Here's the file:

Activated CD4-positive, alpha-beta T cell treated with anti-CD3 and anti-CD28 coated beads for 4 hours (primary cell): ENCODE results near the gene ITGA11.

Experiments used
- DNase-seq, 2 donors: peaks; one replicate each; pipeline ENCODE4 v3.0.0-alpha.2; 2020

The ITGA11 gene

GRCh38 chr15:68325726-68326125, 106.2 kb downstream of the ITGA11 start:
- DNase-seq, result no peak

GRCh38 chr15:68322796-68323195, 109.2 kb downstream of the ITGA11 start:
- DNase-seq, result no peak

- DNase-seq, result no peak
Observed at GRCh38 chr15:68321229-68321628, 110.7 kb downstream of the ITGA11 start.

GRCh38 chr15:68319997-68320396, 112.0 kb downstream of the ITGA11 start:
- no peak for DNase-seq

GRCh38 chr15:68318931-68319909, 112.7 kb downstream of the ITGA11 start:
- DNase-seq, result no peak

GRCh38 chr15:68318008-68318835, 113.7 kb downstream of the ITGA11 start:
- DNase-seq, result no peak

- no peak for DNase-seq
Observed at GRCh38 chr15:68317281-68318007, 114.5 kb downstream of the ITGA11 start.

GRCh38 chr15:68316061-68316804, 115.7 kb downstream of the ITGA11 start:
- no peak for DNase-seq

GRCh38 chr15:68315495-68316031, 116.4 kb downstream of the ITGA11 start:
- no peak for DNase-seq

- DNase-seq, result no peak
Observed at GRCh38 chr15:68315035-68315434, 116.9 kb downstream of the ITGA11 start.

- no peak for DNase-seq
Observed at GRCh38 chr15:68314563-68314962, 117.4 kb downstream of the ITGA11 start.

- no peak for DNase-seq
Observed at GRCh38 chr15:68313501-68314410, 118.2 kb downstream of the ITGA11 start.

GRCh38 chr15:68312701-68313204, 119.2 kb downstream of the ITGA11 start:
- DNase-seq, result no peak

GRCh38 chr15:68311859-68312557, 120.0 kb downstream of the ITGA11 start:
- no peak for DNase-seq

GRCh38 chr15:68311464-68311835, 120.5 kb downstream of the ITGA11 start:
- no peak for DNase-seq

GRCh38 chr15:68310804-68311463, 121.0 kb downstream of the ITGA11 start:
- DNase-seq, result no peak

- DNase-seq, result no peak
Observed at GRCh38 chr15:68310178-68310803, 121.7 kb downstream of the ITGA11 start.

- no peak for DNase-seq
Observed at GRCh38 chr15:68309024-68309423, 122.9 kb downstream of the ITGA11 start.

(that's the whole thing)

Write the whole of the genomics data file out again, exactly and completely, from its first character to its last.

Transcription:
Activated CD4-positive, alpha-beta T cell treated with anti-CD3 and anti-CD28 coated beads for 4 hours (primary cell): ENCODE results near the gene ITGA11.

Experiments used
- DNase-seq, 2 donors: peaks; one replicate each; pipeline ENCODE4 v3.0.0-alpha.2; 2020

The ITGA11 gene

GRCh38 chr15:68325726-68326125, 106.2 kb downstream of the ITGA11 start:
- DNase-seq, result no peak

GRCh38 chr15:68322796-68323195, 109.2 kb downstream of the ITGA11 start:
- DNase-seq, result no peak

- DNase-seq, result no peak
Observed at GRCh38 chr15:68321229-68321628, 110.7 kb downstream of the ITGA11 start.

GRCh38 chr15:68319997-68320396, 112.0 kb downstream of the ITGA11 start:
- no peak for DNase-seq

GRCh38 chr15:68318931-68319909, 112.7 kb downstream of the ITGA11 start:
- DNase-seq, result no peak

GRCh38 chr15:68318008-68318835, 113.7 kb downstream of the ITGA11 start:
- DNase-seq, result no peak

- no peak for DNase-seq
Observed at GRCh38 chr15:68317281-68318007, 114.5 kb downstream of the ITGA11 start.

GRCh38 chr15:68316061-68316804, 115.7 kb downstream of the ITGA11 start:
- no peak for DNase-seq

GRCh38 chr15:68315495-68316031, 116.4 kb downstream of the ITGA11 start:
- no peak for DNase-seq

- DNase-seq, result no peak
Observed at GRCh38 chr15:68315035-68315434, 116.9 kb downstream of the ITGA11 start.

- no peak for DNase-seq
Observed at GRCh38 chr15:68314563-68314962, 117.4 kb downstream of the ITGA11 start.

- no peak for DNase-seq
Observed at GRCh38 chr15:68313501-68314410, 118.2 kb downstream of the ITGA11 start.

GRCh38 chr15:68312701-68313204, 119.2 kb downstream of the ITGA11 start:
- DNase-seq, result no peak

GRCh38 chr15:68311859-68312557, 120.0 kb downstream of the ITGA11 start:
- no peak for DNase-seq

GRCh38 chr15:68311464-68311835, 120.5 kb downstream of the ITGA11 start:
- no peak for DNase-seq

GRCh38 chr15:68310804-68311463, 121.0 kb downstream of the ITGA11 start:
- DNase-seq, result no peak

- DNase-seq, result no peak
Observed at GRCh38 chr15:68310178-68310803, 121.7 kb downstream of the ITGA11 start.

- no peak for DNase-seq
Observed at GRCh38 chr15:68309024-68309423, 122.9 kb downstream of the ITGA11 start.